Cordially Dead, with Full Buffet | Performing Arts Review | Chicago Reader

Cordially Dead, with Full Buffet 

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CORDIALLY DEAD, WITH FULL BUFFET, Annoyance Theatre. The latest production at the Annoyance is an unimaginative vision of the afterlife in which Andy Warhol hosts a party for dead celebrities. Guests at the performance I attended included casually researched, coarsely acted versions of Truman Capote, Frida Kahlo, Patsy Cline, Lizzy Borden, and Sigmund Freud. Edith Piaf was listed but did not appear. Sloppy improvisation slowed down the play's tedious progress through jokes about underwear, body odor, body parts, lingering neuroses, and uninspired sexual pairings.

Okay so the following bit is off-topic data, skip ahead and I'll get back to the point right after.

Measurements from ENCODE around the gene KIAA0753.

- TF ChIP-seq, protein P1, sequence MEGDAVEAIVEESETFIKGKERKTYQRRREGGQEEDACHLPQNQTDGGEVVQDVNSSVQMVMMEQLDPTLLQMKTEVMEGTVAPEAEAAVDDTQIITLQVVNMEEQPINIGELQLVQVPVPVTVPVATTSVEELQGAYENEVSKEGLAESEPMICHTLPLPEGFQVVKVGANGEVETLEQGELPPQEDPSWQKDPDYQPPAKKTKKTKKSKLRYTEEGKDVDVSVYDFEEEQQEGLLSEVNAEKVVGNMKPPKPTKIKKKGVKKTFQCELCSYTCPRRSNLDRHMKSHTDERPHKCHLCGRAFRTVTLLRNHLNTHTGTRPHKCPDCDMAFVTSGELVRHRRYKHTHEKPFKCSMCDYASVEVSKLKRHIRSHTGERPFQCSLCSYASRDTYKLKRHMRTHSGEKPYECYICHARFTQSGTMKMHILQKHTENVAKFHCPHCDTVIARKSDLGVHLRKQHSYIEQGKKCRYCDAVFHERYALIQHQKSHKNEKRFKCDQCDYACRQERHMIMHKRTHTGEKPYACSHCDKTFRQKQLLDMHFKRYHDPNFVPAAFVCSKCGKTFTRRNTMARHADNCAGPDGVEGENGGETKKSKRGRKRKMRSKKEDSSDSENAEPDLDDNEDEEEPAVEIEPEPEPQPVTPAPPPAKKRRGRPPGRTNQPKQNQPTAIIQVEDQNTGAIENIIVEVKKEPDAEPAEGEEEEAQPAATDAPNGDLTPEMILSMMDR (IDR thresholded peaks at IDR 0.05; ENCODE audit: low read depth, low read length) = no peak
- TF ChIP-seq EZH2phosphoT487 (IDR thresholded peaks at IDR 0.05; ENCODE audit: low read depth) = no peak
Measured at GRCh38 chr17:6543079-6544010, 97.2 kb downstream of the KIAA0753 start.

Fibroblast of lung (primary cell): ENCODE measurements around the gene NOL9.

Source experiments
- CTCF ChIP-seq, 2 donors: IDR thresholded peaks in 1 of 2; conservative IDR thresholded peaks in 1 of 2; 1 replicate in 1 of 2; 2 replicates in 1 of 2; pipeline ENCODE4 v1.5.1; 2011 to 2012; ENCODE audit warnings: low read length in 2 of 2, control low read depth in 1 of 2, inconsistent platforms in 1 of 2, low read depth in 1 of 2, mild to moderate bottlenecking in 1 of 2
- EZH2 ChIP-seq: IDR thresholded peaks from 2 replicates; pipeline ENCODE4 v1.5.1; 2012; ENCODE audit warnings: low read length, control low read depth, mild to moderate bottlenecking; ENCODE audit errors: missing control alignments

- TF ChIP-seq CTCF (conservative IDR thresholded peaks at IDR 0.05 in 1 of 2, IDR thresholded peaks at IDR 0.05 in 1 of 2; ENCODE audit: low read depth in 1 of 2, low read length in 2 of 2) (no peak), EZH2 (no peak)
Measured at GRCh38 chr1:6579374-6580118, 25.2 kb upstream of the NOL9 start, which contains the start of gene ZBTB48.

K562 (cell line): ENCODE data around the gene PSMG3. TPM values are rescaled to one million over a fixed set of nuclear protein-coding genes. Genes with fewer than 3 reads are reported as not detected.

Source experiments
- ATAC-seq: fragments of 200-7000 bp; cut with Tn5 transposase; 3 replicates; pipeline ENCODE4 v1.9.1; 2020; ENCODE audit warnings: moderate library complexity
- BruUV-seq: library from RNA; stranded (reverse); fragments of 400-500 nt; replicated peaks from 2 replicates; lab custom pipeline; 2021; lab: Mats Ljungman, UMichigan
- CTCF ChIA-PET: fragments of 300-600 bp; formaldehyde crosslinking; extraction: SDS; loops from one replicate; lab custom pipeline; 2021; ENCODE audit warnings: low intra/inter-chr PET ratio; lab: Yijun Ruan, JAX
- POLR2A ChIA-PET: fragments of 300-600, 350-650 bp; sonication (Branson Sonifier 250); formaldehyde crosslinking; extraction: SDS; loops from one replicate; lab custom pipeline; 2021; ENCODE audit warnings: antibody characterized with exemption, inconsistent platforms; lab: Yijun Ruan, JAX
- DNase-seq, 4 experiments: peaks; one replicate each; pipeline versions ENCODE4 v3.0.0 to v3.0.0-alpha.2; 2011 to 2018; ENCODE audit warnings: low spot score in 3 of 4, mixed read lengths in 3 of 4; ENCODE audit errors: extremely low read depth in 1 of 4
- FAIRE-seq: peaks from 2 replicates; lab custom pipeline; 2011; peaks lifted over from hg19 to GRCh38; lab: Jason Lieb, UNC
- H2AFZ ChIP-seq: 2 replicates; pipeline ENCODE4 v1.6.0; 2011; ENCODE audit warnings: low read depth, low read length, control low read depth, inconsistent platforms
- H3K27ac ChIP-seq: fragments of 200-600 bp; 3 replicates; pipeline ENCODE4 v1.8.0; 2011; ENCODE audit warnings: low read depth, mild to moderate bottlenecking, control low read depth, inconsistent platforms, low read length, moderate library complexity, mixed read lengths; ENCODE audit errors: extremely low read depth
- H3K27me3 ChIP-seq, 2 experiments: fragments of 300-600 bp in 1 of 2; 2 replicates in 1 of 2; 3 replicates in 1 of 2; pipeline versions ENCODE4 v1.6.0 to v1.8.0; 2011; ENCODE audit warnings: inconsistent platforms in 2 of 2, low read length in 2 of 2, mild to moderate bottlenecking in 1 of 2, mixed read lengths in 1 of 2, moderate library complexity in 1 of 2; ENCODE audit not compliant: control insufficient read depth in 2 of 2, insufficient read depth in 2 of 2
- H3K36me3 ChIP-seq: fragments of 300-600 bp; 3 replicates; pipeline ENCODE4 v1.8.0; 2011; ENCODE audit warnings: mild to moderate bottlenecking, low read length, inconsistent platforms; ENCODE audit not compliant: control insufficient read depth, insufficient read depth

The audience laughed more as they got progressively drunker, but they were pretty quiet for the most part despite the actors' mugging. The atmosphere of the place seemed more important than the play. The smoky air, the clinking sounds of metal and glass, and the occasional grunted comment ("Oh, man, Freud is baked!") were an annoying accompaniment to the undisciplined performances.

With more thought and rehearsal the premise of this production might have been made interesting. But as it stands this boring and amateurish play only proves the rule that the dead are best left to rest in peace.

--Carol Burbank

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